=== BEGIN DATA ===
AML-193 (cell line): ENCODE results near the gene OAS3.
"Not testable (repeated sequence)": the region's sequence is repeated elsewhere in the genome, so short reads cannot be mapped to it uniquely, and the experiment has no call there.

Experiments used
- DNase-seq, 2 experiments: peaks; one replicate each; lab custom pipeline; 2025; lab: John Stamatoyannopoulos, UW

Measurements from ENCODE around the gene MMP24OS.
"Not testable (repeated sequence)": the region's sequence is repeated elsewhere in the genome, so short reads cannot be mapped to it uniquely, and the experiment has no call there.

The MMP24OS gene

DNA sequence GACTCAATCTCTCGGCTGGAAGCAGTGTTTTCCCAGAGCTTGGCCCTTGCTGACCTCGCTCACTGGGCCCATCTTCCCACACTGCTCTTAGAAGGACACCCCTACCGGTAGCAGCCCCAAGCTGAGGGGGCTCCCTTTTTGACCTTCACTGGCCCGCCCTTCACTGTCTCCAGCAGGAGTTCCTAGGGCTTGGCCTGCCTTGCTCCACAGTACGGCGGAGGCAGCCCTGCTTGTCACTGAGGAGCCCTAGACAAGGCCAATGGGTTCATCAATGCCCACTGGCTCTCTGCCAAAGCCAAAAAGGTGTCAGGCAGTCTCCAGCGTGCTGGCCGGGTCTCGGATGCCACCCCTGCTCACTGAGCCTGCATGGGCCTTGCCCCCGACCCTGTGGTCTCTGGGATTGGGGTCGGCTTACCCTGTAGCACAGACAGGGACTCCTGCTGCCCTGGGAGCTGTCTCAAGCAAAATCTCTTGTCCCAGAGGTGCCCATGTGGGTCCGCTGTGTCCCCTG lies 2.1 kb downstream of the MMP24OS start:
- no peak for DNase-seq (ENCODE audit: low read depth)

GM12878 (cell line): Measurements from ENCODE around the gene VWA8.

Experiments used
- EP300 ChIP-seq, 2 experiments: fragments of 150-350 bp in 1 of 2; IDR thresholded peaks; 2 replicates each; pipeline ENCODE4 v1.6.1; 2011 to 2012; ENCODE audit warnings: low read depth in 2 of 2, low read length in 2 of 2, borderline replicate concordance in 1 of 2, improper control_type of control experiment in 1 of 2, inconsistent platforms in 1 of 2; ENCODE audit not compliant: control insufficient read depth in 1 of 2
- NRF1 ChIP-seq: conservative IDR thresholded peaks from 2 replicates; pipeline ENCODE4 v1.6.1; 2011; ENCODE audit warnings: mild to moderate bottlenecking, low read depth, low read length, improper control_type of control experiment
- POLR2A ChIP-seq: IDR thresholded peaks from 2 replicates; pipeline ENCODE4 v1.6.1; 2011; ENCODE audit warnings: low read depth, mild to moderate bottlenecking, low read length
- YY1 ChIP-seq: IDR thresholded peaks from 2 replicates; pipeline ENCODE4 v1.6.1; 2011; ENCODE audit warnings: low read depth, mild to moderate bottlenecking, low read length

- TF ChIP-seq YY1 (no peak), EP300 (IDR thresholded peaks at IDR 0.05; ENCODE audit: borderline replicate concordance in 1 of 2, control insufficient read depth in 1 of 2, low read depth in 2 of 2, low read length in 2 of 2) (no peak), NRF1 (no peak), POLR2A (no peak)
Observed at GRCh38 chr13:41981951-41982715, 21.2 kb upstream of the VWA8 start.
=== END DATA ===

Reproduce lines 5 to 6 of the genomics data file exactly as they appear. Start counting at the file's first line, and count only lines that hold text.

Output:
Measurements from ENCODE around the gene MMP24OS.
"Not testable (repeated sequence)": the region's sequence is repeated elsewhere in the genome, so short reads cannot be mapped to it uniquely, and the experiment has no call there.